According to NRCS VC 9092, The Compulsory Specification for Preservative Treated Timber, any preservative treated timber product claiming to be preservative treated must be branded as specified in the relevant SANS product standards. An important part of the brand is the Hazard Class, which indicates the service conditions to which the product is exposed and the level of treatment or level of protection that must be applied to the wood. The Hazard Classes have been defined as follows…
Instructions on how to build your own carport using Tanalised pressure treated wood.
Timber Treatment & the Law In South Africa there are two regulations applicable to preservative-treated timber.
BUY ONLY CERTIFIED TREATED TIMBER POLES THAT CARRY THE CORRECT MARKINGS
REKA FELA DIKOTA TŠE DI ŠOMILWEGO TŠA GO NETEFATŠWA TŠEO DI NAGO LE MASWAO AO A NEPAGETŠEGO
THENGA KUPHELA AMAPHOLI EZINGODOAQINISEKISIWE FUTHI AQUKETHE IZIMPAWU EZIFANELE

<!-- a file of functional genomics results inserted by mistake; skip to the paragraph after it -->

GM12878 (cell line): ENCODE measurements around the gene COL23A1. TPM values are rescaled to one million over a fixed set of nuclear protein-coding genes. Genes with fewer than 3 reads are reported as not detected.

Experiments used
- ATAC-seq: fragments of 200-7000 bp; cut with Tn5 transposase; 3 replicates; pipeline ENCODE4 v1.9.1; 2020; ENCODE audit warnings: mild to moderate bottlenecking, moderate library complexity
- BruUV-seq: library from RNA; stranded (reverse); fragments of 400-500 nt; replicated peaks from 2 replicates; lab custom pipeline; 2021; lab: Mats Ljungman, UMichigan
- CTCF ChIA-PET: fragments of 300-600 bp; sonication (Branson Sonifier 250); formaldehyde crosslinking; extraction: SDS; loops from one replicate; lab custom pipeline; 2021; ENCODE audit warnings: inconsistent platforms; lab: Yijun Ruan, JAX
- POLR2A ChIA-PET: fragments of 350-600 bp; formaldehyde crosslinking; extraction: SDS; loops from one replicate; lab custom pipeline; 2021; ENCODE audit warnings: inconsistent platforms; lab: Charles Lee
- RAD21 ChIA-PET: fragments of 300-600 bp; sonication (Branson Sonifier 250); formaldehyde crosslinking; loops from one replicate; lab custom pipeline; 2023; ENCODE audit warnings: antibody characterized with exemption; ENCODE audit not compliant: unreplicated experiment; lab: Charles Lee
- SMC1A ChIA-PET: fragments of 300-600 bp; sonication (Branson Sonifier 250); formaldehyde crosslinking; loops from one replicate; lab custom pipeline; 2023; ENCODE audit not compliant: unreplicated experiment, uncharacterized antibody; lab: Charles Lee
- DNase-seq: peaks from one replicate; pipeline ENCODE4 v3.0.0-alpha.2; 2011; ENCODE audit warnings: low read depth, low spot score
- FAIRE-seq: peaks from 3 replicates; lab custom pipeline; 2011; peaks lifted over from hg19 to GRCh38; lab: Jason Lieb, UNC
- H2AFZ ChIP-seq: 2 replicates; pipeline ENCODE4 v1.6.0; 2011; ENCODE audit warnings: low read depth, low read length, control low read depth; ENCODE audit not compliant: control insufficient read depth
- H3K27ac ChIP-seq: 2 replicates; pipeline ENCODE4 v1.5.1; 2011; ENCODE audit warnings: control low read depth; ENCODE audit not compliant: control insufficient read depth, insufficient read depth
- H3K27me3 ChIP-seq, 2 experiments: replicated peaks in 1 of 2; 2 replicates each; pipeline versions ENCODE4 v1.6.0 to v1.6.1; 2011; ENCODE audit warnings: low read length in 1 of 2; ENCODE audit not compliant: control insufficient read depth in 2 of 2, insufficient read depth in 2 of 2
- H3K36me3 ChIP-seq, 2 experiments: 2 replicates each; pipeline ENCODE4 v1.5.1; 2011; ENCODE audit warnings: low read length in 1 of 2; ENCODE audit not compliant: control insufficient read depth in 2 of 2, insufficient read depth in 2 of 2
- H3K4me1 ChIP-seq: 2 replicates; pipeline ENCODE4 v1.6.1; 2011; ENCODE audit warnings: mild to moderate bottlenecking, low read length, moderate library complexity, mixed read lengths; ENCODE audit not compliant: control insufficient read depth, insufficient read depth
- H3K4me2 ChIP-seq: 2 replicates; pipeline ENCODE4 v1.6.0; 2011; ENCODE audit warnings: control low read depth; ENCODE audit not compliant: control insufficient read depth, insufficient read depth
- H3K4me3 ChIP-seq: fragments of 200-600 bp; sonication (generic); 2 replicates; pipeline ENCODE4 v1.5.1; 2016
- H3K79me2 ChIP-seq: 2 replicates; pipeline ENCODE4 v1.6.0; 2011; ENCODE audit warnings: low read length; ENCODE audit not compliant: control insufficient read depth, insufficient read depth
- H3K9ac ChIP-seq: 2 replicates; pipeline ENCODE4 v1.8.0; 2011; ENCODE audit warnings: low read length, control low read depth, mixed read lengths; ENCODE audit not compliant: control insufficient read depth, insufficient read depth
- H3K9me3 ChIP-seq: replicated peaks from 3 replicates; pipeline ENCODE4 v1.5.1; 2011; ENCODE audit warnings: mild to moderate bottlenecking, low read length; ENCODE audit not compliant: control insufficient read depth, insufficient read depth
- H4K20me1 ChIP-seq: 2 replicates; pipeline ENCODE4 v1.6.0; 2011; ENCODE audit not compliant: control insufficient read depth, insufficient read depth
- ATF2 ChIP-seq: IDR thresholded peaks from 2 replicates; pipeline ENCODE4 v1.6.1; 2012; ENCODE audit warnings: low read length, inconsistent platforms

KHA VHA RENGE BALAGA/THANDA DZO ?ODZWAHO MUSHONGA DZO MAKIWAHO/TALIWA NGONA
THENGA KUPHELA IIPALI ZAMAPLANGA EZIQINISEKISIWEYO EZINEEMPAWU EZICHANEKILEYO
An important consideration when building with timber is predicting how long the structure will last. Whilst insects, decay or rotting organisms and marine borers can all attack wood, some timber species have the ability to resist attack better than others. The natural durability of a species to resist attack by wood destroying organisms is an indication of how long that timber will last when it is exposed to a defined set of exposure conditions without any additional preservative protection. The natural durability of timber species varies, even so within the wood from the same species of tree, depending on whether its sapwood or heartwood.